## Abstract

Traditionally, the angular momentum of light is calculated for “bullet-like” electromagnetic wave packets, although in actual optical experiments “pencil-like” beams of light are more commonly used. The fact that a wave packet is bounded transversely and longitudinally while a beam has, in principle, an infinite extent along the direction of propagation, renders incomplete the textbook calculation of the spin/orbital separation of the angular momentum of a light beam. In this work we demonstrate that a novel, extra surface part must be added in order to preserve the gauge invariance of the optical angular momentum per unit length. The impact of this extra term is quantified by means of two examples: a Laguerre-Gaussian and a Bessel beam, both circularly polarized.

© 2014 Optical Society of America

## 1. Introduction

In his *Treatise of Electricity and Magnetism* [1], Maxwell pointed out that the electromagnetic field carries both energy and momentum, and that the momentum can have both linear and angular contributions. Today it is common knowledge that the angular momentum (AM) of light can be thought of having two contributions: a spin part associated to polarization (firstly theoretically investigated by Poynting [2] and then experimentally demonstrated by Beth [3]), and an orbital part associated with the spatial distribution of the field, as first recognised by Darwin [4]. About sixty years later, thanks to the seminal work of Allen and Woerdman [5], the topic of AM of light experienced a new renaissance, producing a considerable amount of literature on the subject, including theoretical discussions about the separation of AM in spin and orbital parts for optical beams [6–14], the spin-Hall effect of light [15–18], the geometric spin-Hall effect of light [19,20], and a huge variety of experimental applications such as optical tweezers, spatial light modulators and vortex beams. A satisfactory review of the development of the field of optical AM of light can be found in Refs. [21–23].

The AM of light has been frequently separated, by many authors, into a spin part and an orbital part (see, e.g., [24] for a didactic presentation of the subject). As emphasized by Birula&Birula [14] such separation can be either gauge dependent or gauge invariant. The latter result is achieved, according to Darwin [4], by expressing the optical AM in terms of the Fourier transform of the electromagnetic fields. On the contrary, the gauge dependent separation is obtained, traditionally, when in the expression of the optical AM

**is replaced by the curl of the vector potential**

*B***, namely**

*A***=**

*B***∇**×

**. After partial integration Eq. (1) takes the split form [25, 26]**

*A**ξ*∈ {

*x*,

*y*,

*z*} and the first and the second integral represent the spin part and the orbital part, respectively, of the optical AM. The third integrals is usually omitted in the textbook expressions of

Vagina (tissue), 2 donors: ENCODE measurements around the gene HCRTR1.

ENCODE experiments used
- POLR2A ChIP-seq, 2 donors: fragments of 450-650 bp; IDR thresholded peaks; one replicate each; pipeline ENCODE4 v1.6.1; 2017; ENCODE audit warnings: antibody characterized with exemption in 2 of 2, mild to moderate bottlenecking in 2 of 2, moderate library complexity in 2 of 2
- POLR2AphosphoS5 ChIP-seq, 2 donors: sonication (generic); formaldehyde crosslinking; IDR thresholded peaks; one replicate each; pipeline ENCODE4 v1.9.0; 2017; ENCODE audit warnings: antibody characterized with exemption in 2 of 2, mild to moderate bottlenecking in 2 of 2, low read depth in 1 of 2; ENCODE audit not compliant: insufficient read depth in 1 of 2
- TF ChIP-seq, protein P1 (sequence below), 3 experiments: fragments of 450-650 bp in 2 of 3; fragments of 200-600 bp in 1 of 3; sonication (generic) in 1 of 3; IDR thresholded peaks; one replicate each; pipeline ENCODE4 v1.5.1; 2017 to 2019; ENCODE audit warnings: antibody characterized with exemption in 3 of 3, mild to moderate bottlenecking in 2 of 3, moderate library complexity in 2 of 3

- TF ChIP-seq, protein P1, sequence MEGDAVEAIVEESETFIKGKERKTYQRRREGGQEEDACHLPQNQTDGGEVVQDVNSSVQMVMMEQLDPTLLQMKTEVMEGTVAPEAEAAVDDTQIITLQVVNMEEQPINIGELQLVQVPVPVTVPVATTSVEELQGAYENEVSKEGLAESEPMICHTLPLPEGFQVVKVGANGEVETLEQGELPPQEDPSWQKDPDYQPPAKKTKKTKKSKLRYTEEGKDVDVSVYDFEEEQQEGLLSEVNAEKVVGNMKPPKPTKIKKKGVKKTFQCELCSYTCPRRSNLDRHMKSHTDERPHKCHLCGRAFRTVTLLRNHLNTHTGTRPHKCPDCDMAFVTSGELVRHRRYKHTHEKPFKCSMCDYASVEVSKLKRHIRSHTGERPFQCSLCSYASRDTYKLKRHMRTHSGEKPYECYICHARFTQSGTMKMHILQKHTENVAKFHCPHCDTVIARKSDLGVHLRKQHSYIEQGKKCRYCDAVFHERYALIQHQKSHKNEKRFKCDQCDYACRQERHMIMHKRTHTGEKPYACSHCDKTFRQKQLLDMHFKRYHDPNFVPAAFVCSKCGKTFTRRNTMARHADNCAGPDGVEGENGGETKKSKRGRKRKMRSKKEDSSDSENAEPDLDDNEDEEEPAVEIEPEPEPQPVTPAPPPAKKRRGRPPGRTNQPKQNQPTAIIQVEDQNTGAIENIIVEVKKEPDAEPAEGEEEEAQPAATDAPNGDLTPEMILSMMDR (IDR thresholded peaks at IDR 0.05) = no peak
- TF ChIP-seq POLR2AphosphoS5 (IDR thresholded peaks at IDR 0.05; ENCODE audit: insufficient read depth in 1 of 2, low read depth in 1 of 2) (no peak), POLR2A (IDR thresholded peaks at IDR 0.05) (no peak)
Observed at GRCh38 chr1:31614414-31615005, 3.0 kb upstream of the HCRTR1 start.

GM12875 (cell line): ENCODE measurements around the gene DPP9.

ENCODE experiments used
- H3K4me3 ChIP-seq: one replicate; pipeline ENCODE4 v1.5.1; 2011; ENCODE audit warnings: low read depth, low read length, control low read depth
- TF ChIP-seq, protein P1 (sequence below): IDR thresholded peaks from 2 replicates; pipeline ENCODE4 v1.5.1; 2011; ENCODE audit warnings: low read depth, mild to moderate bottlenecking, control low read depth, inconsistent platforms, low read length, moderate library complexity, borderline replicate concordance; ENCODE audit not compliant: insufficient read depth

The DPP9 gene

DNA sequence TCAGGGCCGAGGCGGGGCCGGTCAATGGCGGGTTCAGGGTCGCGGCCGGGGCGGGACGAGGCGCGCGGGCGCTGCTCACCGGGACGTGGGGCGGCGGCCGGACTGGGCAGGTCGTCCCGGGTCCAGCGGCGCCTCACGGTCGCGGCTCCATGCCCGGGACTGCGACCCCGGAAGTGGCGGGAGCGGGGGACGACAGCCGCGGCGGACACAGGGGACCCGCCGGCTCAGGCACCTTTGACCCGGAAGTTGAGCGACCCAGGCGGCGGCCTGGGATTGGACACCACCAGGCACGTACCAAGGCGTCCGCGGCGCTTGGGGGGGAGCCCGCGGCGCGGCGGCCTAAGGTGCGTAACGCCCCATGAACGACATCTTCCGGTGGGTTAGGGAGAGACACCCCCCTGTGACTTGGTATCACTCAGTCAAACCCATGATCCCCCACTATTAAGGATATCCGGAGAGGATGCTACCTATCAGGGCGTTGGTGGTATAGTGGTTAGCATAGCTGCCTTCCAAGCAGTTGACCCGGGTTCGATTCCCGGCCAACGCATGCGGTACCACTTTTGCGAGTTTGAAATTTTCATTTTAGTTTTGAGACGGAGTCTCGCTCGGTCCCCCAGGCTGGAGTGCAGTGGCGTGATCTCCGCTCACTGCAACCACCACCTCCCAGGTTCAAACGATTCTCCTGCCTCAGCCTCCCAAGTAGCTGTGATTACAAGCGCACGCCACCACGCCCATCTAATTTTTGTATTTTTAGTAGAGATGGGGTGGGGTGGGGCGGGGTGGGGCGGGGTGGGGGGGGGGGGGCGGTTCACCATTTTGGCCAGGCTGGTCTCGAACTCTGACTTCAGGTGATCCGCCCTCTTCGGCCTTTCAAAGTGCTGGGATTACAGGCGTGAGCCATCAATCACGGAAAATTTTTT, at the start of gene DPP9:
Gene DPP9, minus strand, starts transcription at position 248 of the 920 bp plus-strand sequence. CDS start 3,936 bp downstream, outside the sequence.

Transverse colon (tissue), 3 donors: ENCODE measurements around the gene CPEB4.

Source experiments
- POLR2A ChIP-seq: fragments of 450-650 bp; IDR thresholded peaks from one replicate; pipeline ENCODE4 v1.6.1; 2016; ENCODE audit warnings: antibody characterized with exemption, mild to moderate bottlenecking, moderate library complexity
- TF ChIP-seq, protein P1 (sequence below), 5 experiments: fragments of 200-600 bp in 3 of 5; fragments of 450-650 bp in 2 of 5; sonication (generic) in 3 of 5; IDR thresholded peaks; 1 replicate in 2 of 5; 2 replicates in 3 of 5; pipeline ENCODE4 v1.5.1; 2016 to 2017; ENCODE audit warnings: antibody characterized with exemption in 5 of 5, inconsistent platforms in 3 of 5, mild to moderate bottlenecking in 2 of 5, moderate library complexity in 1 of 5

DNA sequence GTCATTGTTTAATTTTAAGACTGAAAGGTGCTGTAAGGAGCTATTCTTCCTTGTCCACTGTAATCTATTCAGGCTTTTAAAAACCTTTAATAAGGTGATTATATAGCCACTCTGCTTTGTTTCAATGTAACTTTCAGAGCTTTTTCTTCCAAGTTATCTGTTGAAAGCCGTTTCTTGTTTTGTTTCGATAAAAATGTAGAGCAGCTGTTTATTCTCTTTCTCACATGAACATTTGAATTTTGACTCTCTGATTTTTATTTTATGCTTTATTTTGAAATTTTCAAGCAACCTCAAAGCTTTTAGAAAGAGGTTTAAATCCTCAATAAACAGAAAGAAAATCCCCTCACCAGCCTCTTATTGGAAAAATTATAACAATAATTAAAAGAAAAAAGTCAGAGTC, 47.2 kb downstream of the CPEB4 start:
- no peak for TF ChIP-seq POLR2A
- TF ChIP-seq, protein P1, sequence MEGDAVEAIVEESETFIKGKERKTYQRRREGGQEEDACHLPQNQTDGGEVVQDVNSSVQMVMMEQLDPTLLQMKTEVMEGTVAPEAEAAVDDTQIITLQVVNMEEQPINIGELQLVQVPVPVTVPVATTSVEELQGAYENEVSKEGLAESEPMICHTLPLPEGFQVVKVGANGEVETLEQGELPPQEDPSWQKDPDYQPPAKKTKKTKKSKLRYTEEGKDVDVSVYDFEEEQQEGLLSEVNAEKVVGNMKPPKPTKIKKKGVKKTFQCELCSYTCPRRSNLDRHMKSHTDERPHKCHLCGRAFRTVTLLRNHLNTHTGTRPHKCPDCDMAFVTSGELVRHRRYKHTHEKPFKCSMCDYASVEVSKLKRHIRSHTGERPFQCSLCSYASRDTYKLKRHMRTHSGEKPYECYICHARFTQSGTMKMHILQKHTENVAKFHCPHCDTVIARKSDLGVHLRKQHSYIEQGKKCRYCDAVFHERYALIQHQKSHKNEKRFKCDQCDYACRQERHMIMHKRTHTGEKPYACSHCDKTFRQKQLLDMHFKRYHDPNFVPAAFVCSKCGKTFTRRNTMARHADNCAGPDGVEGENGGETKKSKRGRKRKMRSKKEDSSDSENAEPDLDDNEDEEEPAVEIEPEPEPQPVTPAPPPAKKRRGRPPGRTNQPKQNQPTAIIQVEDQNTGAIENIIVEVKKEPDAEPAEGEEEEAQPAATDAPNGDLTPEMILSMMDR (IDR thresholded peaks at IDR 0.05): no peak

**because, as consequence of the Gauss’ theorem, it will be identically zero if the fields vanish sufficiently quickly as |**

*𝒥***| → ∞. This requirement, as pointed out by Crichton&Marston [27] and Nieminen**

*r**et al.*[28], is often understood while its fulfillment should be carefully checked case by case. For example, the electric and magnetic fields of an optical “bullet-like” wave packet with a finite transverse and longitudinal (with respect to the direction of propagation) extent, by definition vanish as |

**| → ∞ and the third term in Eq. (2) can be safely neglected. However, this is no longer true for a “pencil-like” beam of light whose span along the direction of propagation is virtually infinite. This simple but important fact was already noticed by Barnett&Allen [6] (see Eqs. (3.15–18) in their paper) who, nevertheless, simply classified the third integral in Eq. (2) as a nonparaxial contribution to the AM**

*r**per unit length*of the beam and did not investigate its physical content.

In this paper we thoroughly investigate the physical nature of the latter term in Eq. (2) that we call the “Su*rface* A*ngular* M*omentum*” (SuAM) of light. At the fundamental level, we demonstrate that even for an optical beam with a small angular spread around the direction of propagation (paraxial beams), the SuAM term must be retained in order to guarantee the gauge invariance of the theory. From an experimental point of view, we show that SuAM arises whenever the intensity of an optical beam is recorded by a planar detector which, in practice, performs a two dimensional integration over a cross section of the beam perpendicular to its direction of propagation. As this is the case occurring in the majority of experimental optical setups, we believe that the impact of our new results may be significant. All our conclusions are valid for light beams propagating in free space.